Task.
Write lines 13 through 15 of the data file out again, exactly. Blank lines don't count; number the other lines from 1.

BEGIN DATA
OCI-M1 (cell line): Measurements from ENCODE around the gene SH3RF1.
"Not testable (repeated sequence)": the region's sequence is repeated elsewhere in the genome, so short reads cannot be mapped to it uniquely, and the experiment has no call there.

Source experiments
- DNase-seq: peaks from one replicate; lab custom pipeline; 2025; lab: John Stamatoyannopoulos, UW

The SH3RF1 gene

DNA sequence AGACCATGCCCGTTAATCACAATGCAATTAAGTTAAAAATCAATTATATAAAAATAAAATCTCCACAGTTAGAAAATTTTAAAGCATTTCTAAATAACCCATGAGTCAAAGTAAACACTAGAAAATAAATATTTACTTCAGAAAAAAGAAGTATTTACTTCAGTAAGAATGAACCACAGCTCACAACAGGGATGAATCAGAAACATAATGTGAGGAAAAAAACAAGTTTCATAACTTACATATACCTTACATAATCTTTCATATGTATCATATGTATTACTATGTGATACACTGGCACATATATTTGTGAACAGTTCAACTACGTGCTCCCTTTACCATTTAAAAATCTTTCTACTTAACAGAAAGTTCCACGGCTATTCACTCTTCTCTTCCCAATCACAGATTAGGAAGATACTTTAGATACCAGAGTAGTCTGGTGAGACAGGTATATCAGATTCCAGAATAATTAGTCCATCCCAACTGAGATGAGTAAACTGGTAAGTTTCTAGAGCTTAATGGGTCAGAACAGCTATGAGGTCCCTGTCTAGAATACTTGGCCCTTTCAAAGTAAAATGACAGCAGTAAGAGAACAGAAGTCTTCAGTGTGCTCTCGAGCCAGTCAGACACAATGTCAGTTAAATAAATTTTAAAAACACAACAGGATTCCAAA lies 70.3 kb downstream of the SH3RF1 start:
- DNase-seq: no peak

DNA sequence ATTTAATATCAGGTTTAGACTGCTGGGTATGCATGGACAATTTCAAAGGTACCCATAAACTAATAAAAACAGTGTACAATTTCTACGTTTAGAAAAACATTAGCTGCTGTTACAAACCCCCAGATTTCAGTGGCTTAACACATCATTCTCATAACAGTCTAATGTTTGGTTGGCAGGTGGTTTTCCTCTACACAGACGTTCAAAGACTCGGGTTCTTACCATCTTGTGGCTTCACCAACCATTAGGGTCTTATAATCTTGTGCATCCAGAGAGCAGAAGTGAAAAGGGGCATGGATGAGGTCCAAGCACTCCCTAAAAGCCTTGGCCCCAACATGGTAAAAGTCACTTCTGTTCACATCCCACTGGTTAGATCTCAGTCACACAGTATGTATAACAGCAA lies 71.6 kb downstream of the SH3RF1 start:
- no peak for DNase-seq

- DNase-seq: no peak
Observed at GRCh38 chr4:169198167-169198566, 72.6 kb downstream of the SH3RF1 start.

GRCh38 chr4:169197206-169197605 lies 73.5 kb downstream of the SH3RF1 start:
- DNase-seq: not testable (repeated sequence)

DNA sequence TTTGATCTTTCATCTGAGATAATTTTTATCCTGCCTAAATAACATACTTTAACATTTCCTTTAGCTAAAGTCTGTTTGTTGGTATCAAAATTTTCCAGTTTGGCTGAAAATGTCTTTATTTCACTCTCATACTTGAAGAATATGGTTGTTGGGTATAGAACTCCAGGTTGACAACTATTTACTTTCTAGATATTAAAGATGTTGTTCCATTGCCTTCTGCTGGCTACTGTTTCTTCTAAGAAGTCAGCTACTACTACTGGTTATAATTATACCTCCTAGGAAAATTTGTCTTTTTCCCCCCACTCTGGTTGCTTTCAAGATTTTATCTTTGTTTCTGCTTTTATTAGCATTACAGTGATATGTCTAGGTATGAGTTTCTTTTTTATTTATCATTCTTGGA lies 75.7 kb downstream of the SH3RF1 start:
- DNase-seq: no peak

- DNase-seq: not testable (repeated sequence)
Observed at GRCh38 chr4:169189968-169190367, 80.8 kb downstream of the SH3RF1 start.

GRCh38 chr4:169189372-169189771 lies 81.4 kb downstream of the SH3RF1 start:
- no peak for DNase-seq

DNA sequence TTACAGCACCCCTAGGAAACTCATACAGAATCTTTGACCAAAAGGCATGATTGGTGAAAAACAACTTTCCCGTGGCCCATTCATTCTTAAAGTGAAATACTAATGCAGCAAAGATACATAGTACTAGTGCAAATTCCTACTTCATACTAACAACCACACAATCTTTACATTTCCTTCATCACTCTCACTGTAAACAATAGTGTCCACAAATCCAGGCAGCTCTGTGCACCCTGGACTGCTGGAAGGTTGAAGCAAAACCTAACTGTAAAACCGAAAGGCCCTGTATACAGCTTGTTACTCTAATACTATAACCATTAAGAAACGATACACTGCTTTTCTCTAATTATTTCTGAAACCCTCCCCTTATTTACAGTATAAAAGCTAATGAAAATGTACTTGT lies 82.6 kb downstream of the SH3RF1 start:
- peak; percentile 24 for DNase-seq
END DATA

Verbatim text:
- DNase-seq: not testable (repeated sequence)

DNA sequence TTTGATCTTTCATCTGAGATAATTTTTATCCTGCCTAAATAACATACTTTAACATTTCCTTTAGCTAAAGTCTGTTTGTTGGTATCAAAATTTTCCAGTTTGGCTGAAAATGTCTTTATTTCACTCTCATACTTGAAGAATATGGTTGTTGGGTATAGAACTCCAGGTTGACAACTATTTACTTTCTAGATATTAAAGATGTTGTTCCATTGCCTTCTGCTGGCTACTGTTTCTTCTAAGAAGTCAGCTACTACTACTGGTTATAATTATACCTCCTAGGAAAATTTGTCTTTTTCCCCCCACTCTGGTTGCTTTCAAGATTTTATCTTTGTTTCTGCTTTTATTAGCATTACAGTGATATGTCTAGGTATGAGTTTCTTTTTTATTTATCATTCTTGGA lies 75.7 kb downstream of the SH3RF1 start:
- DNase-seq: no peak